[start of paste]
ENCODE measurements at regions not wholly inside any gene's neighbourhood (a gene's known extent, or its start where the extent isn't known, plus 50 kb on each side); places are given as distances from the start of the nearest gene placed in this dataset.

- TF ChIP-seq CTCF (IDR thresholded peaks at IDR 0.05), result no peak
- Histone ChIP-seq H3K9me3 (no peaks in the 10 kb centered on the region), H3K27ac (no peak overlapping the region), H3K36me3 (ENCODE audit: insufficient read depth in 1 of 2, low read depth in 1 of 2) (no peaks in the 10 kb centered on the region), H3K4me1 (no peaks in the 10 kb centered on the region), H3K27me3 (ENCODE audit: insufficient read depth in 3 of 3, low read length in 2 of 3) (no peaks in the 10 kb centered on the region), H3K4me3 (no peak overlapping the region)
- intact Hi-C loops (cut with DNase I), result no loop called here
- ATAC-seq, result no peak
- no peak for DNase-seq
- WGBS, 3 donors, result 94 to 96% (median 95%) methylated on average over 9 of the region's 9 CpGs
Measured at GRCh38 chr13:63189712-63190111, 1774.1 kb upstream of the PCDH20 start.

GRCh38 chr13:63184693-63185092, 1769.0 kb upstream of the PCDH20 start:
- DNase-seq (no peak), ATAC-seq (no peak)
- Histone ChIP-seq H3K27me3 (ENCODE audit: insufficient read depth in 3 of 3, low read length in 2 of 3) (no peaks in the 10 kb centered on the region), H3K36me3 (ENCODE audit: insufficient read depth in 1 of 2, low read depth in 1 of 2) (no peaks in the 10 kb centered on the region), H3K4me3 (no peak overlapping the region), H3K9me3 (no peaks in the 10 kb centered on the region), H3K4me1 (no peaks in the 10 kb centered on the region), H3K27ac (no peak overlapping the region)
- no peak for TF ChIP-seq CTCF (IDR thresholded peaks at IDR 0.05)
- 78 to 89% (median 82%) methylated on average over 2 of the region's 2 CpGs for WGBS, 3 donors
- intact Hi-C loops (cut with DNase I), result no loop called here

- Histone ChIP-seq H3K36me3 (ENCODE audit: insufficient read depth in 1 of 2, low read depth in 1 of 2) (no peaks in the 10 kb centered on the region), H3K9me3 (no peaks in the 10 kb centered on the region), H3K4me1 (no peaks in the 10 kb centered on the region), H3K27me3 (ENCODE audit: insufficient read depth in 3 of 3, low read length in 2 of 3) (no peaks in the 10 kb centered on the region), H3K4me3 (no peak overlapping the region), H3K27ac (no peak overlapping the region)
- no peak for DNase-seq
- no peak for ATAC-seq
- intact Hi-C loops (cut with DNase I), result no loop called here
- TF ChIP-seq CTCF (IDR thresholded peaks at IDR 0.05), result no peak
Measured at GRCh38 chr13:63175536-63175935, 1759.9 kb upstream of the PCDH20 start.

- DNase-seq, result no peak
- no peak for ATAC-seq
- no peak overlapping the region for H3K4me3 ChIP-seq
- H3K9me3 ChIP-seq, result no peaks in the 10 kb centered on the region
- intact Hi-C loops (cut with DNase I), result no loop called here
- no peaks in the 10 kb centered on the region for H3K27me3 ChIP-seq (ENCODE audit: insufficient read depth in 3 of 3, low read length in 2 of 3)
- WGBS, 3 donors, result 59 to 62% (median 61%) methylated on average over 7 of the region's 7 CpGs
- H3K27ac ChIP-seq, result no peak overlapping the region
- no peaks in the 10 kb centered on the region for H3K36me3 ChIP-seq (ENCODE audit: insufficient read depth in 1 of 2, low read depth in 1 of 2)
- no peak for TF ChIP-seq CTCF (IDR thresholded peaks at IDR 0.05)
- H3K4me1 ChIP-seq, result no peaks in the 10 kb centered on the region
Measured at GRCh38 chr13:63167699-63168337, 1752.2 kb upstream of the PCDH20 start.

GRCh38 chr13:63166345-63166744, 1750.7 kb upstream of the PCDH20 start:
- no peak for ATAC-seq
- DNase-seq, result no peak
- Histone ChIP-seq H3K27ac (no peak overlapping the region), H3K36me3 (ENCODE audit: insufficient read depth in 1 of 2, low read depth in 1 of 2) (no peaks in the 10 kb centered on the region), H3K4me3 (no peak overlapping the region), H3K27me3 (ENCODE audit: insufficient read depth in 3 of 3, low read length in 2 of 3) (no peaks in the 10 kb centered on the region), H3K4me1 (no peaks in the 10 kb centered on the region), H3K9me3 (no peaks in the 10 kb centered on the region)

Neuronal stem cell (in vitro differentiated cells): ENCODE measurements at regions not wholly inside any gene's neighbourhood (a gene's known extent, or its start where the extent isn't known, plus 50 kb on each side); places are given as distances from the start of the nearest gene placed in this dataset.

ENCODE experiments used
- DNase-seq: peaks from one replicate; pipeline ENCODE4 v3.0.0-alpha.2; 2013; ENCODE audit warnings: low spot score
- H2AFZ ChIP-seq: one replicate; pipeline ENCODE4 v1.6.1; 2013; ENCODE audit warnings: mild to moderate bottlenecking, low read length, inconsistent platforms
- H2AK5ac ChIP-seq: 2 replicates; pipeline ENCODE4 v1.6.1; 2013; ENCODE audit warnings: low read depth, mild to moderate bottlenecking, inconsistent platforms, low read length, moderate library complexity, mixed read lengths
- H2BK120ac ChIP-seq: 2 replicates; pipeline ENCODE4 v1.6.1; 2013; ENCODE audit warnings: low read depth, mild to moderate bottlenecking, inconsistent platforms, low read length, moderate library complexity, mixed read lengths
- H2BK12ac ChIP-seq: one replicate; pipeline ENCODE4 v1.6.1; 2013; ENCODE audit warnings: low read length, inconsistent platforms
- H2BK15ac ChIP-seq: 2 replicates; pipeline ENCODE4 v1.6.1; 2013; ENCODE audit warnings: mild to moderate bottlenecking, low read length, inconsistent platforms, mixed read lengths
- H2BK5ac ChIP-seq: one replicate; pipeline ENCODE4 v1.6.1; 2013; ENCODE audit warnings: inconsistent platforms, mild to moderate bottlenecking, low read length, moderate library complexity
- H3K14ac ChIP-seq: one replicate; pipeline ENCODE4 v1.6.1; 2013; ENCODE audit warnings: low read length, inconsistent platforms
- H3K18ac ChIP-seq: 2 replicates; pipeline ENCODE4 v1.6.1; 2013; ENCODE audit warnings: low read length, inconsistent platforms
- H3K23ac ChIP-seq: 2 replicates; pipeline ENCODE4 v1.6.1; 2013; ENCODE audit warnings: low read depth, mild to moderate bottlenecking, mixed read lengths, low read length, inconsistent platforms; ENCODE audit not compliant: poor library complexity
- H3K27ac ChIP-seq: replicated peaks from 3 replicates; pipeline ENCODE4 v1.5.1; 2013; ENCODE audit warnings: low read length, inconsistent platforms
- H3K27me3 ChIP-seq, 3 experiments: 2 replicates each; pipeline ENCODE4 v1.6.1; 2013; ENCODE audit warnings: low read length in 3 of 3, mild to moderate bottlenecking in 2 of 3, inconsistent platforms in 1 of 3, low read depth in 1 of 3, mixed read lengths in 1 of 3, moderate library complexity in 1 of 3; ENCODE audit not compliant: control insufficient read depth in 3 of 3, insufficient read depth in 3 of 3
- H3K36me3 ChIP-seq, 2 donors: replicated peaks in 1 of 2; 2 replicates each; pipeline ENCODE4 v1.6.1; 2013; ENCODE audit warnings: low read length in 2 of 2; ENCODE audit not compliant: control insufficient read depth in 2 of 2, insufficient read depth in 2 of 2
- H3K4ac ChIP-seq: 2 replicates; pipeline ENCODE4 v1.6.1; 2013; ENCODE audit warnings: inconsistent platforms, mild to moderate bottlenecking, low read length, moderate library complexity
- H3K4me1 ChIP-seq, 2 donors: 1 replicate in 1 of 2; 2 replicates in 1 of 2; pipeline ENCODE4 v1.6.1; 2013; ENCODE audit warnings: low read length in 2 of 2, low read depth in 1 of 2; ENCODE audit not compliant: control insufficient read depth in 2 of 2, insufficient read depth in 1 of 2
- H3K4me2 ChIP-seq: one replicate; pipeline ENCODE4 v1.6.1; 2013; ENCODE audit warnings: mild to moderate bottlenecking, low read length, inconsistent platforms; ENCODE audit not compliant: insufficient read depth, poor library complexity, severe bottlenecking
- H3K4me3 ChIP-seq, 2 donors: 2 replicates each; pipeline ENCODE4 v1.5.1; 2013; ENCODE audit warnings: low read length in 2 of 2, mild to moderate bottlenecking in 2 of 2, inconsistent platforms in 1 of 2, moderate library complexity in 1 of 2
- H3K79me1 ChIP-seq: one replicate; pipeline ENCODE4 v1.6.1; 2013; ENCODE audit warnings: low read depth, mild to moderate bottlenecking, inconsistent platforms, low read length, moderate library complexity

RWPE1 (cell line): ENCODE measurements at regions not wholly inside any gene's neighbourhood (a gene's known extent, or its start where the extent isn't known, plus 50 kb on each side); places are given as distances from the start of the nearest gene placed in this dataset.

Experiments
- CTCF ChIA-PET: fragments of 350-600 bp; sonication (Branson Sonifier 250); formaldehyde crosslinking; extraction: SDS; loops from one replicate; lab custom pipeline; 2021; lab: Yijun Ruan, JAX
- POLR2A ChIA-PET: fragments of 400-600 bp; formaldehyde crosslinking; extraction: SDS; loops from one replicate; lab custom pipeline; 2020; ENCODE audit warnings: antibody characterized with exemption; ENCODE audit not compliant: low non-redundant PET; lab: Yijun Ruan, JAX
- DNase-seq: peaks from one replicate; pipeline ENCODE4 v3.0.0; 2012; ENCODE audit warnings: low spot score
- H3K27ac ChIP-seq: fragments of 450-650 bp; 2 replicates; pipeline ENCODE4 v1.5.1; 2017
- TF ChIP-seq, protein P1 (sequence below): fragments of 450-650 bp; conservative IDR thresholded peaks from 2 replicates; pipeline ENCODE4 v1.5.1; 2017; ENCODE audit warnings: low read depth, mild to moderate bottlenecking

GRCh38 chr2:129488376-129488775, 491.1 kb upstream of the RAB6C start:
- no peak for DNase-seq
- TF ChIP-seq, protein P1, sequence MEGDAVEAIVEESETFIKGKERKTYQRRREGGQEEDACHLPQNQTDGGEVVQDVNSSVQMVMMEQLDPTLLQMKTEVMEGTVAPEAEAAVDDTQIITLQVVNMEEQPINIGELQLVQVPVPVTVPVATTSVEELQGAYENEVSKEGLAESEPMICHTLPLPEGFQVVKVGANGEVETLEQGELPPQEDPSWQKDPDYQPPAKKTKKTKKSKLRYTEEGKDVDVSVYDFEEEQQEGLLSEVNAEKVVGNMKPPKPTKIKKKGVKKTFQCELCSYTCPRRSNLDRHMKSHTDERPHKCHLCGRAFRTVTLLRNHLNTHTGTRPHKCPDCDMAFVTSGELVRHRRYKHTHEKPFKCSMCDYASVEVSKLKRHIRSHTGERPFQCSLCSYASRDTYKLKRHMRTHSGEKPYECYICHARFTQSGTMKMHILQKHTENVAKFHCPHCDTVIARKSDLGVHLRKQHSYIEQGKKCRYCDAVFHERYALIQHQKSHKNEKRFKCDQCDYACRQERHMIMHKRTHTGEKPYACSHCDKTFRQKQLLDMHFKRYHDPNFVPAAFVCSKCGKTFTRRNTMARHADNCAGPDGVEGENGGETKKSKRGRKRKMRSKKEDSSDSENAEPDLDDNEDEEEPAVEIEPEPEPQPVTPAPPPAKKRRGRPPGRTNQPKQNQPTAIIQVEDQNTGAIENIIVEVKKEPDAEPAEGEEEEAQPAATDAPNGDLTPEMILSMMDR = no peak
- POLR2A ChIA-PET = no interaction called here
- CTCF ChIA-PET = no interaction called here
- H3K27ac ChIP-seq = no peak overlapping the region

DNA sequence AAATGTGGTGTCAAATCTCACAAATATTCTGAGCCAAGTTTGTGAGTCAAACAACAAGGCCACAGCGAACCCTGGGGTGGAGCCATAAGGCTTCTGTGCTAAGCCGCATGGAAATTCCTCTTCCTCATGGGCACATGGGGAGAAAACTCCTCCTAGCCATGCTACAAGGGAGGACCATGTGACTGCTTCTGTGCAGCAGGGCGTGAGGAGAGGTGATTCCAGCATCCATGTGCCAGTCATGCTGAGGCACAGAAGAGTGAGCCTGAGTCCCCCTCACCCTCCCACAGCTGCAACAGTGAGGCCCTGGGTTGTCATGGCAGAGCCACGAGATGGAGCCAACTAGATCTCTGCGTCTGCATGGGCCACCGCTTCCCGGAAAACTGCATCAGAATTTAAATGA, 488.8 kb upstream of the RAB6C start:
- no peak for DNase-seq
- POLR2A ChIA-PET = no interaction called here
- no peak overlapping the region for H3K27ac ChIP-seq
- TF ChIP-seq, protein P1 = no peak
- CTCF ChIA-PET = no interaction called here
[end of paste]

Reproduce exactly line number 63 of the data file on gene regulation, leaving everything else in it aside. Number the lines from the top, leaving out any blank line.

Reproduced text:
- TF ChIP-seq, protein P1 (sequence below): fragments of 450-650 bp; conservative IDR thresholded peaks from 2 replicates; pipeline ENCODE4 v1.5.1; 2017; ENCODE audit warnings: low read depth, mild to moderate bottlenecking